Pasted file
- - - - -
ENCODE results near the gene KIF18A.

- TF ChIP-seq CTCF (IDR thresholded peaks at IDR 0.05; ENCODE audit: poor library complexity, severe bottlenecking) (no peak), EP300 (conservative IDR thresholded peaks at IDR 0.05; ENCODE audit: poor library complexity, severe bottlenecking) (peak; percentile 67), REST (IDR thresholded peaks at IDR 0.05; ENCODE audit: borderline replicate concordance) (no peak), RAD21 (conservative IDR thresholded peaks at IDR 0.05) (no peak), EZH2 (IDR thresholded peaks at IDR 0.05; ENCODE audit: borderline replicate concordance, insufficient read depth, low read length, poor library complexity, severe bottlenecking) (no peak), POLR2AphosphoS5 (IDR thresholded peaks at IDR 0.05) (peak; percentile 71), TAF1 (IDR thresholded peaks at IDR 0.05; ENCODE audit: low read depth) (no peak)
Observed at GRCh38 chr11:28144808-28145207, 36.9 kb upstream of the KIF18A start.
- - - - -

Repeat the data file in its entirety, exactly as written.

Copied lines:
ENCODE results near the gene KIF18A.

- TF ChIP-seq CTCF (IDR thresholded peaks at IDR 0.05; ENCODE audit: poor library complexity, severe bottlenecking) (no peak), EP300 (conservative IDR thresholded peaks at IDR 0.05; ENCODE audit: poor library complexity, severe bottlenecking) (peak; percentile 67), REST (IDR thresholded peaks at IDR 0.05; ENCODE audit: borderline replicate concordance) (no peak), RAD21 (conservative IDR thresholded peaks at IDR 0.05) (no peak), EZH2 (IDR thresholded peaks at IDR 0.05; ENCODE audit: borderline replicate concordance, insufficient read depth, low read length, poor library complexity, severe bottlenecking) (no peak), POLR2AphosphoS5 (IDR thresholded peaks at IDR 0.05) (peak; percentile 71), TAF1 (IDR thresholded peaks at IDR 0.05; ENCODE audit: low read depth) (no peak)
Observed at GRCh38 chr11:28144808-28145207, 36.9 kb upstream of the KIF18A start.